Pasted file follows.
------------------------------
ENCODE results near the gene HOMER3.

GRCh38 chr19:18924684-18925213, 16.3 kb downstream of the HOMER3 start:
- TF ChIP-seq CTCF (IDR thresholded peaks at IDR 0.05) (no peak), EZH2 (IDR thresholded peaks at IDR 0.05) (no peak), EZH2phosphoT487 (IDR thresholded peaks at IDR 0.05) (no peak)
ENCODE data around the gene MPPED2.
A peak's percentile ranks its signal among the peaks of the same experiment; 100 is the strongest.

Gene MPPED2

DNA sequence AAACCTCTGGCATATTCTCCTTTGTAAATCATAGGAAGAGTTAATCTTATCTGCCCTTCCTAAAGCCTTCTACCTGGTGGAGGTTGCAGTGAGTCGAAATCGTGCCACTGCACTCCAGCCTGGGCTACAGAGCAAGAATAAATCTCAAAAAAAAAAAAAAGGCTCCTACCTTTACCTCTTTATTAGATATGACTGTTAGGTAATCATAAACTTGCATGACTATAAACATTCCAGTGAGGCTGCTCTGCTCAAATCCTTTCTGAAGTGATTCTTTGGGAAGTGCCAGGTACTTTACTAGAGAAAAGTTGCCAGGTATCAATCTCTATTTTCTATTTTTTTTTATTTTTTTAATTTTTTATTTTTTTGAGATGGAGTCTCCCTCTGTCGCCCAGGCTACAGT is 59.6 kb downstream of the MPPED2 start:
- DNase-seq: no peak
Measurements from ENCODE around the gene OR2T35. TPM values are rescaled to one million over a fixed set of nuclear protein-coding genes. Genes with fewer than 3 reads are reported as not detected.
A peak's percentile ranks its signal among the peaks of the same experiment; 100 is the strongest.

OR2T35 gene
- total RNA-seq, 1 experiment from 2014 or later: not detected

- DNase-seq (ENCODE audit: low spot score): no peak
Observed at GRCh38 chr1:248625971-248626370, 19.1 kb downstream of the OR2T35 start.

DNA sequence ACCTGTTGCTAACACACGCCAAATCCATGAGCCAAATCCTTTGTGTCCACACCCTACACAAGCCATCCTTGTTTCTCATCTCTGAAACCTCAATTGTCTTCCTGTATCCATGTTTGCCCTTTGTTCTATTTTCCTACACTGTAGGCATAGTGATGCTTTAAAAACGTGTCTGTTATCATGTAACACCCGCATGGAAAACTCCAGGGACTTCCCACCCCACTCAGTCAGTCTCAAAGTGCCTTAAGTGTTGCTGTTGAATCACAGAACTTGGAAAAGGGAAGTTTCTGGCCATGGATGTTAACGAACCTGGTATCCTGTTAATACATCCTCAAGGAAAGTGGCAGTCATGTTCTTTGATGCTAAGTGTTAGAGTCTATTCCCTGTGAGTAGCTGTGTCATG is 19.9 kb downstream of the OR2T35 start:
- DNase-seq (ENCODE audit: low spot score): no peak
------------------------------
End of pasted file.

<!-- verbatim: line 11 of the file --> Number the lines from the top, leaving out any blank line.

OR2T35 gene